As one of the earliest structures to degenerate in Alzheimer's disease (AD), the hippocampus is the target of many studies of factors that influence rates of brain degeneration in the elderly. In one of the largest brain mapping studies to date, we mapped the 3D profile of hippocampal degeneration over time in 490 subjects scanned twice with brain MRI over a 1-year interval (980 scans). We examined baseline and 1-year follow-up scans of 97 AD subjects (49 males/48 females), 148 healthy control subjects (75 males/73 females), and 245 subjects with mild cognitive impairment (MCI; 160 males/85 females). We used our previously validated automated segmentation method, based on AdaBoost, to create 3D hippocampal surface models in all 980 scans. Hippocampal volume loss rates increased with worsening diagnosis (normal = 0.66%/year; MCI = 3.12%/year; AD = 5.59%/year), and correlated with both baseline and interval changes in Mini-Mental State Examination (MMSE) scores and global and sum-of-boxes Clinical Dementia Rating scale (CDR) scores. Surface-based statistical maps visualized a selective profile of ongoing atrophy in all three diagnostic groups. Healthy controls carrying the ApoE4 gene atrophied faster than non-carriers, while more educated controls atrophied more slowly; converters from MCI to AD showed faster atrophy than non-converters. Hippocampal loss rates can be rapidly mapped, and they track cognitive decline closely enough to be used as surrogate markers of Alzheimer's disease in drug trials. They also reveal genetically greater atrophy in cognitively intact subjects.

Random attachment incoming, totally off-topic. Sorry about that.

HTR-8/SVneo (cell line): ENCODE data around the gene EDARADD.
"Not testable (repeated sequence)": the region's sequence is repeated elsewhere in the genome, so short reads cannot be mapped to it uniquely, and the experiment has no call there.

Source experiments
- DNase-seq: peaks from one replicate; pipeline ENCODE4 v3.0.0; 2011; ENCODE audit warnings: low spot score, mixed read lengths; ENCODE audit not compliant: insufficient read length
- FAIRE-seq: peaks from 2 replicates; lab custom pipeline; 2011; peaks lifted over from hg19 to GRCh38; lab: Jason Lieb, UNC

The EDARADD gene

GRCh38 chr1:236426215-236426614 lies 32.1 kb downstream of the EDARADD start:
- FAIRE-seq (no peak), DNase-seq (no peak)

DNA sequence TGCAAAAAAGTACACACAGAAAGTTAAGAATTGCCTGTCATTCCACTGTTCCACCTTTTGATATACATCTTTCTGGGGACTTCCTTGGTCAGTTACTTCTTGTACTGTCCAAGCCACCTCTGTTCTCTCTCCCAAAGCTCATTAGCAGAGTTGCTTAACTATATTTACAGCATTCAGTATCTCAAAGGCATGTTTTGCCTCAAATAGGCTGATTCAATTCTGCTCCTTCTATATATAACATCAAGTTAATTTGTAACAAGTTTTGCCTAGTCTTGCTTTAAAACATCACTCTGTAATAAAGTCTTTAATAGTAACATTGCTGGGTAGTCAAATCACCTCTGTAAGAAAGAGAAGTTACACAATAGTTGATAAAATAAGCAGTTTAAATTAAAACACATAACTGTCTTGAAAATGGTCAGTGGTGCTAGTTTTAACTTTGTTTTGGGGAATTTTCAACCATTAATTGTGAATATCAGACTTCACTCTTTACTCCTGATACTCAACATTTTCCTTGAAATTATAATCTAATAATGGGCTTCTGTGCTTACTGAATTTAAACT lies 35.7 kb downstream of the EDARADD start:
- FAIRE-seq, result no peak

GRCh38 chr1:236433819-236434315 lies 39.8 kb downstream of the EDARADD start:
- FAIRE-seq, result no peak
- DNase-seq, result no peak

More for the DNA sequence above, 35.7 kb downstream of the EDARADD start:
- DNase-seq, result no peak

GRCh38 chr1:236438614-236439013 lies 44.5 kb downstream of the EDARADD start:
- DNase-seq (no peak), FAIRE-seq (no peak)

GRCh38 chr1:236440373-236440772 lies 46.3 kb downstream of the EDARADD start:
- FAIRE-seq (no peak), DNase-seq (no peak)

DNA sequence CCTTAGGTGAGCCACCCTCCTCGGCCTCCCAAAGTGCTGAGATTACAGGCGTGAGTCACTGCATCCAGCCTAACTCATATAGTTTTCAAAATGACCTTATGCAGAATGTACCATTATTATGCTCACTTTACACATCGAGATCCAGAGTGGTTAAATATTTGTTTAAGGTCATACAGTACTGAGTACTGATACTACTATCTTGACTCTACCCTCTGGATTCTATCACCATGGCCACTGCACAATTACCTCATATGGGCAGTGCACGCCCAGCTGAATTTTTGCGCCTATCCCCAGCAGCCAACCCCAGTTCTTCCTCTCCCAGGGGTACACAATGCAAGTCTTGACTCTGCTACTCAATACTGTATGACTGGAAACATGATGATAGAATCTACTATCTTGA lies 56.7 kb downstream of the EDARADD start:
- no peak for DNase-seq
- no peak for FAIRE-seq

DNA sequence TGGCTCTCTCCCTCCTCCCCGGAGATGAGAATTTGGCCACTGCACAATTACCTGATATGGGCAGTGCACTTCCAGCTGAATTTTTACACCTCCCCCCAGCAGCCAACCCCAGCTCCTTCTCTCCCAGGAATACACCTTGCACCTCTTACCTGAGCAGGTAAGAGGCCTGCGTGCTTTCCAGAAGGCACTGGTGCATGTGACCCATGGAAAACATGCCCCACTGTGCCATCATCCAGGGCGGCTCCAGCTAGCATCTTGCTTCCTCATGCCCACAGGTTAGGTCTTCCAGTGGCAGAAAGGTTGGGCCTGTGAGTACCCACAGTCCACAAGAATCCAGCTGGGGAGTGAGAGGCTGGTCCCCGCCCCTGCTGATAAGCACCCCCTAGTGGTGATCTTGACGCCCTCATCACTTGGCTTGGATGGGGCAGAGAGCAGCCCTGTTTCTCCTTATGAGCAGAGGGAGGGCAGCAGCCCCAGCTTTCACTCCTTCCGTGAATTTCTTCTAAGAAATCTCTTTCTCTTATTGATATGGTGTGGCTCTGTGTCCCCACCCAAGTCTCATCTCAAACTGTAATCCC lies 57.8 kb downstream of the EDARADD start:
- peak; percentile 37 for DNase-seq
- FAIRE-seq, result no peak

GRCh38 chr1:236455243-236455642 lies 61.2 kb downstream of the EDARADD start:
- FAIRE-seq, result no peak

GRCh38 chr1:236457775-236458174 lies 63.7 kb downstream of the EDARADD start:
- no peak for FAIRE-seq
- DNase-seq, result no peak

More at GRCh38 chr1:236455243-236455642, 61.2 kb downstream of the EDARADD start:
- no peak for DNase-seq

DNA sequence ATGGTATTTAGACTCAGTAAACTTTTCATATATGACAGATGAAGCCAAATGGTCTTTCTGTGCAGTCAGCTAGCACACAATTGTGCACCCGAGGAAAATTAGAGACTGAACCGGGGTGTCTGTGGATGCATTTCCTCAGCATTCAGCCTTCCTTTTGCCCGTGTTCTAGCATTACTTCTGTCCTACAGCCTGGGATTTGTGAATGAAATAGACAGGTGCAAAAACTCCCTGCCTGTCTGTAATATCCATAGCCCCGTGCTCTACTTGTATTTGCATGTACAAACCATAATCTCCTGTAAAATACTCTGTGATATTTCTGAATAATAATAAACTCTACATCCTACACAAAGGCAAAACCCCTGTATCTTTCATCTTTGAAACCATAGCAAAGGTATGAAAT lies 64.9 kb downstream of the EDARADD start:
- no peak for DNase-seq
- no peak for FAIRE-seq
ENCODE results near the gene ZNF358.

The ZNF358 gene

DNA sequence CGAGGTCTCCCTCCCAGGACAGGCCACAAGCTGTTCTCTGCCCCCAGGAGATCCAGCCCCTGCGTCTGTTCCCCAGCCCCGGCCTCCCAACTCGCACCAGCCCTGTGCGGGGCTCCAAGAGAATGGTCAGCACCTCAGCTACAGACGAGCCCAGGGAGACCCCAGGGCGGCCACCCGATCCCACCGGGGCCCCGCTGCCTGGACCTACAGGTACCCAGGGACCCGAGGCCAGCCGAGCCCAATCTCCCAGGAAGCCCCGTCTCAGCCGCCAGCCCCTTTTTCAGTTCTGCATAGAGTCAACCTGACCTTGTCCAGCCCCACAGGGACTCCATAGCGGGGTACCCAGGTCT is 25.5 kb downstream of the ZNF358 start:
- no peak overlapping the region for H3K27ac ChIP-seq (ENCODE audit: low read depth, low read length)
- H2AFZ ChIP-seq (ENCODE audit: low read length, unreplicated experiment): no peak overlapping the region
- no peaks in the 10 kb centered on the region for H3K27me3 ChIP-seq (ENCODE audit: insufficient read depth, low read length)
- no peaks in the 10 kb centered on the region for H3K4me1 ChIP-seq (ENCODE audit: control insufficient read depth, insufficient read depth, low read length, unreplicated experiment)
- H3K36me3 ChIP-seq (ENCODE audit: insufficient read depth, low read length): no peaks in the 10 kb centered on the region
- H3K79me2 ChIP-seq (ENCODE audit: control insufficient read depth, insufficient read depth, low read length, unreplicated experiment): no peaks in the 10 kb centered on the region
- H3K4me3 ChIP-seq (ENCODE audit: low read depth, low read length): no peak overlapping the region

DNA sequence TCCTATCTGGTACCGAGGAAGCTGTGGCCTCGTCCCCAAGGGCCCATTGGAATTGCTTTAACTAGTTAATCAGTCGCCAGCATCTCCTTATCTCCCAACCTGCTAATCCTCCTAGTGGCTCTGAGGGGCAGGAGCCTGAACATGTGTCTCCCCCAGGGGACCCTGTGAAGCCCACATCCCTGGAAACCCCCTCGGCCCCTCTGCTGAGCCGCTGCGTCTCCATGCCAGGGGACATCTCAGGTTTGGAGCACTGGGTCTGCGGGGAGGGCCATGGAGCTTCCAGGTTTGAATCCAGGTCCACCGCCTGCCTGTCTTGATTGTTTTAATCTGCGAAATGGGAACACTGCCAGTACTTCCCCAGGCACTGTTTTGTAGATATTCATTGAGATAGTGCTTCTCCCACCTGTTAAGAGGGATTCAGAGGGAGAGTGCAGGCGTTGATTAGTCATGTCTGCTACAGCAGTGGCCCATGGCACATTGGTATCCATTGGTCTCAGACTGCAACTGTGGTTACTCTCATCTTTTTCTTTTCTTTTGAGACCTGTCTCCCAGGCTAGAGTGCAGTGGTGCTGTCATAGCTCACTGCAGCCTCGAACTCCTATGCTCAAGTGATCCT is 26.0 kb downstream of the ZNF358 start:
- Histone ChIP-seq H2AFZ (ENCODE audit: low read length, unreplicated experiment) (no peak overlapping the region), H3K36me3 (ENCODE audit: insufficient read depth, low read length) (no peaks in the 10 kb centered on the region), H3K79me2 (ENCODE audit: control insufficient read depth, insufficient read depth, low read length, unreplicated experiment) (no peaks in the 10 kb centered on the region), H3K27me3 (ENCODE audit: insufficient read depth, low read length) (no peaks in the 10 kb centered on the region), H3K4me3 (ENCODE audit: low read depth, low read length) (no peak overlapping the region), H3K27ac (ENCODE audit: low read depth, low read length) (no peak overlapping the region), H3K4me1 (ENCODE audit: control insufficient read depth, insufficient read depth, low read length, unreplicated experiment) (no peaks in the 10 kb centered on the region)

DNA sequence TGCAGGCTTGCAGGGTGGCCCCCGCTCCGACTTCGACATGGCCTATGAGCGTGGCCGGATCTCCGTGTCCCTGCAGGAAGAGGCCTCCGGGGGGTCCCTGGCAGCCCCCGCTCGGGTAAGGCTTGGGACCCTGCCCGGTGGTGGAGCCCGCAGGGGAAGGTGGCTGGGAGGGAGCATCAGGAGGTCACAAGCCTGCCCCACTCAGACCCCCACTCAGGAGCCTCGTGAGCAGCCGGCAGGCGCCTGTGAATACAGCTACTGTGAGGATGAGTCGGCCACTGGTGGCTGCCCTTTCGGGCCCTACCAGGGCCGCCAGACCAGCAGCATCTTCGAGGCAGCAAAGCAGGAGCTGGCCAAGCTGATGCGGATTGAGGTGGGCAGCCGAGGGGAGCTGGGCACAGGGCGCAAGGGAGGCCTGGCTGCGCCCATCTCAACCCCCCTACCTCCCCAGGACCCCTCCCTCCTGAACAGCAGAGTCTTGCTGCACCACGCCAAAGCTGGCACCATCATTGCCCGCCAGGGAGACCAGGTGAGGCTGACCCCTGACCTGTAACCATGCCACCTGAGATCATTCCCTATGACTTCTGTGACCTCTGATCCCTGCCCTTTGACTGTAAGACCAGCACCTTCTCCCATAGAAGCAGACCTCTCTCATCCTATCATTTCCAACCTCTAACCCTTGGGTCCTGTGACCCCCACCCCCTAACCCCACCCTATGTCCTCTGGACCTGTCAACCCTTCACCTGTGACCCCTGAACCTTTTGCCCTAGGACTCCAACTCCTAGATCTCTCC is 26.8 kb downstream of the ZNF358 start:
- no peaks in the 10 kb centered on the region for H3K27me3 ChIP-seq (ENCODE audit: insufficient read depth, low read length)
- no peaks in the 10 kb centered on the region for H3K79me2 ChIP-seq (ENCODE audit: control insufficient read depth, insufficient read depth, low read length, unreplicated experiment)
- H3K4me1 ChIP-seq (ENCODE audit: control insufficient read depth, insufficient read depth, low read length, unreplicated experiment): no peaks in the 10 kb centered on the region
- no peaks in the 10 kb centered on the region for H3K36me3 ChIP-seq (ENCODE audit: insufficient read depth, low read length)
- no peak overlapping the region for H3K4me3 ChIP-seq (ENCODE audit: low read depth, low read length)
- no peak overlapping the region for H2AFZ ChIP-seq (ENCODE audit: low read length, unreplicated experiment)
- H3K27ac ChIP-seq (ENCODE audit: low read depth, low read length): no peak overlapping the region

ASJC Scopus subject areas
- Cognitive Neuroscience